Smartphone sales are up, but not because of the phones you think

Samsung has reclaimed the top spot, but it's Huawei, Oppo and Vivo that have really spurred growth.

Jessica Dolcourt Senior Editorial Director, Content Operations
Jessica Dolcourt is a passionate content strategist and veteran leader of CNET coverage. As Senior Director of Content Operations, she leads a number of teams, including Thought Leadership, Speed Desk and How-To. Her CNET career began in 2006, testing desktop and mobile software for Download.com and CNET, including the first iPhone and Android apps and operating systems. She continued to review, report on and write a wide range of commentary and analysis on all things phones, with an emphasis on iPhone and Samsung. Jessica was one of the first people in the world to test, review and report on foldable phones and 5G wireless speeds. Jessica led CNET's How-To section for tips and FAQs in 2019, guiding coverage of topics ranging from personal finance to phones and home. She holds an MA with Distinction from the University of Warwick (UK).
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Samsung, maker of the Galaxy S8, started off 2017 strong.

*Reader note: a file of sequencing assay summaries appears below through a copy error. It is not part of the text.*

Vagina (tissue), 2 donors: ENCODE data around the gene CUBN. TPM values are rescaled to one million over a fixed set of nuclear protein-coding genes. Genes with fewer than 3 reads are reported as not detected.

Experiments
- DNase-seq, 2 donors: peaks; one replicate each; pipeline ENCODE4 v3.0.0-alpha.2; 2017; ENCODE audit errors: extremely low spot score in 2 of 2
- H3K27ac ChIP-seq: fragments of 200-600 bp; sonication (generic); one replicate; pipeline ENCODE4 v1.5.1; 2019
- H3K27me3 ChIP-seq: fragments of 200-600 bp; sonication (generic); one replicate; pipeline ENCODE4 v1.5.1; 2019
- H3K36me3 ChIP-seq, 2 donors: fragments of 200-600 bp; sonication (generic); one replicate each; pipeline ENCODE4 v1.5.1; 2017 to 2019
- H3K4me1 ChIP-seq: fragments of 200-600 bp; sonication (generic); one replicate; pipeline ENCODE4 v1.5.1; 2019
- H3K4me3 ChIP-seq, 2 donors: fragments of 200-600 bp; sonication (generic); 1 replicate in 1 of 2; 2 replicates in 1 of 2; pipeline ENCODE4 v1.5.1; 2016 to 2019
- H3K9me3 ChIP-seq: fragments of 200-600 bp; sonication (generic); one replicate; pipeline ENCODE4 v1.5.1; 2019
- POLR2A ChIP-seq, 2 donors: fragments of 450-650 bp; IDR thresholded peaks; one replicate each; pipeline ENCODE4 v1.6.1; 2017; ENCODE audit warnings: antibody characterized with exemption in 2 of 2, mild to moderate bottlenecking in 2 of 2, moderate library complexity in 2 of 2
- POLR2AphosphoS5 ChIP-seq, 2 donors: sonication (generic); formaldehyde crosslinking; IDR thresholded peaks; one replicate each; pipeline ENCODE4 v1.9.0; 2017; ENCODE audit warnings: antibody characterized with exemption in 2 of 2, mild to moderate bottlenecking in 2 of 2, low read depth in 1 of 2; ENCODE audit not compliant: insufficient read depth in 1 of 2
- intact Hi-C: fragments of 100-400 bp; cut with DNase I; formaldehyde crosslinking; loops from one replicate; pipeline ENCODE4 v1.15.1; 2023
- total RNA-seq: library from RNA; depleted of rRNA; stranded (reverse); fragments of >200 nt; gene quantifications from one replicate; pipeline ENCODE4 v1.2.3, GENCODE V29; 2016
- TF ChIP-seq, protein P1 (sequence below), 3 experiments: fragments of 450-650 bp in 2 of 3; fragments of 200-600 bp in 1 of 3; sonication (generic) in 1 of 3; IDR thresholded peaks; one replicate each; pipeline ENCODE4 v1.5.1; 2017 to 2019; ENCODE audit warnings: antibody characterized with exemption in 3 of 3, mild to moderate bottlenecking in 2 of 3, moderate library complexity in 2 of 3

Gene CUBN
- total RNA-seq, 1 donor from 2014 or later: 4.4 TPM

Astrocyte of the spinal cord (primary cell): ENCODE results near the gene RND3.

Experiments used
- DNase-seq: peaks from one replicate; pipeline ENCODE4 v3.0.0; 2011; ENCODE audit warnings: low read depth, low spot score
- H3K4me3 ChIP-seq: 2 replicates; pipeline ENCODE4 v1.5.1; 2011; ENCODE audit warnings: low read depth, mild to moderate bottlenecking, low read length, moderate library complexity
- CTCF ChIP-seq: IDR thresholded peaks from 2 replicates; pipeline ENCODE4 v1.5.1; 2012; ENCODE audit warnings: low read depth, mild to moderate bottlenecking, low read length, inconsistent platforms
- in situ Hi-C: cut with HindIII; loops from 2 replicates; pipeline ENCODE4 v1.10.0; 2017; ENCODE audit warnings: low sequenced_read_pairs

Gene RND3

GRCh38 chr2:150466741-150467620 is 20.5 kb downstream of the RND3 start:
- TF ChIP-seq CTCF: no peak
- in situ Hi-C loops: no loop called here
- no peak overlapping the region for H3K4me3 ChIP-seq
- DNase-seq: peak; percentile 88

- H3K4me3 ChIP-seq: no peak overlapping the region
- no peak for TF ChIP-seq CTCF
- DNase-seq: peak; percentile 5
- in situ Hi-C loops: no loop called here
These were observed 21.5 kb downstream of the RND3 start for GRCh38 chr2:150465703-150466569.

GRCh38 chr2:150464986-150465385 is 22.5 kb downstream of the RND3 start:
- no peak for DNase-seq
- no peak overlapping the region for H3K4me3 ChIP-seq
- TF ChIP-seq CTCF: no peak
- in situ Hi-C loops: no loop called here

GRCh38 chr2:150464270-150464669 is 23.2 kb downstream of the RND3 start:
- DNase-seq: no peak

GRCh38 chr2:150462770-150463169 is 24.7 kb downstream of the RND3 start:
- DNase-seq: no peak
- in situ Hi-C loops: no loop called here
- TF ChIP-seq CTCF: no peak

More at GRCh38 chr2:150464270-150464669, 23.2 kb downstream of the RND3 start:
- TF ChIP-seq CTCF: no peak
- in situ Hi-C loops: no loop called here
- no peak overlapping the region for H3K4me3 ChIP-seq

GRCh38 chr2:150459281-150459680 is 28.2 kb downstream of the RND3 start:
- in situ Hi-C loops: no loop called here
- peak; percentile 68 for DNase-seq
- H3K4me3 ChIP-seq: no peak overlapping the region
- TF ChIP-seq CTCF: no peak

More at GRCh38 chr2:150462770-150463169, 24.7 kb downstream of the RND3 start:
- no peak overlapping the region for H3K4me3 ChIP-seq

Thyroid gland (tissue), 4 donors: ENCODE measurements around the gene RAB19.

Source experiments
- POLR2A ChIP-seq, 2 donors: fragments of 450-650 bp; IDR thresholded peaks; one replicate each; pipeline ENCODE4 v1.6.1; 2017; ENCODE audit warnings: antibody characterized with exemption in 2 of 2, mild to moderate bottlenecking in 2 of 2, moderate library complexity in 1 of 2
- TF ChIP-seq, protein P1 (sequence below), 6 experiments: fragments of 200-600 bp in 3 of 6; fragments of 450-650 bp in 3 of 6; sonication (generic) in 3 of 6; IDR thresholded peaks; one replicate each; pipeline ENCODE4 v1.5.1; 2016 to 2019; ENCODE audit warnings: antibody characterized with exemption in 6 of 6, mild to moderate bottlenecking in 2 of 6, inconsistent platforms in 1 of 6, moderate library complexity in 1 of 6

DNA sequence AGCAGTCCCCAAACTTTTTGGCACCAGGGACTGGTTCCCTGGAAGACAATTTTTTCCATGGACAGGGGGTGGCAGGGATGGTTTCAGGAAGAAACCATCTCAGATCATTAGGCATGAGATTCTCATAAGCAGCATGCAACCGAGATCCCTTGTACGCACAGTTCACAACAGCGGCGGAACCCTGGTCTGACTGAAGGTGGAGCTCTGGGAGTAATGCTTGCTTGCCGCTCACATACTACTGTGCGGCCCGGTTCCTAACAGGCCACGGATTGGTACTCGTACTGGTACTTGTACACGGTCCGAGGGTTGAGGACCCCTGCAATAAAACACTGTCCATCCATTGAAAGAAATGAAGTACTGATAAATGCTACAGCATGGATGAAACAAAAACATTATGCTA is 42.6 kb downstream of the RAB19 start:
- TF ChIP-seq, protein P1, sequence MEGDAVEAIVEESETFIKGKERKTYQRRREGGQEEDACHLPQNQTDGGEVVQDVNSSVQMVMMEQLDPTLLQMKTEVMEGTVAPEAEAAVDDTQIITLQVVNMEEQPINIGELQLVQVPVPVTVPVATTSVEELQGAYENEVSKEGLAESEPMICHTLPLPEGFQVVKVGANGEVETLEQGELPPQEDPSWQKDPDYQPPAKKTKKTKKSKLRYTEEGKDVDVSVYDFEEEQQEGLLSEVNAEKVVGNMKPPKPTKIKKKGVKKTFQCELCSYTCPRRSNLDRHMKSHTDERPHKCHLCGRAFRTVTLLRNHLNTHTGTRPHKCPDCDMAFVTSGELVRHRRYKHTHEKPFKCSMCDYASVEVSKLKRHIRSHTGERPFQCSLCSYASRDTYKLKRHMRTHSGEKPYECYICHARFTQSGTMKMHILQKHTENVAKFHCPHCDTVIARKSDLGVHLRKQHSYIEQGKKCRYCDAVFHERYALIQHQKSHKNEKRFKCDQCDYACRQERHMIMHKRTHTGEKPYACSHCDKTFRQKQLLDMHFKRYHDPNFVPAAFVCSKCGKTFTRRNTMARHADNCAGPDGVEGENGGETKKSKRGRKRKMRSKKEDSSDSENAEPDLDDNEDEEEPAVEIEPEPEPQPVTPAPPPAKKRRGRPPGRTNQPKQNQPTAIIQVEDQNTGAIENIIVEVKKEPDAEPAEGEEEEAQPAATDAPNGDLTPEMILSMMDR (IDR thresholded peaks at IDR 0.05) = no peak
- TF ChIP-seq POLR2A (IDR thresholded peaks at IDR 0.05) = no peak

Josh Miller/CNET

Samsung is back on top.

Even before the Galaxy S8 went on sale, the Korean electronics giant took back its place as the No. 1 smartphone maker, ahead of Apple , according to IDC's quarterly report on smartphone market share. Samsung dominated the charts at 22.8 percent.

That was despite the disastrous setback of its worldwide Galaxy Note 7 recall, which saw the company pull roughly 3 million premium phones off the market. Cheaper Galaxy S7 phones, and affordable J- and A-series handsets sold well, which helped stop the gap.

Yet, what's even more interesting is that global smartphone shipments are up across the board (4.3 percent in the first quarter), and it wasn't because of Samsung.

Growth came from Huawei , Oppo and Vivo, IDC found, three Chinese phonemakers that take the third, fourth, and fifth spots as top smartphone vendors, behind Samsung and Apple. Oppo and Vivo are lesser known outside of Asia and together account for 12.6 percent global market share. Huawei, whose high-end, dual-camera P10 is CNET's favorite Huawei phone ever made, had almost 10 percent of global sales after the first quarter of the year.

Apple, meanwhile, took 14.9 percent of the pie.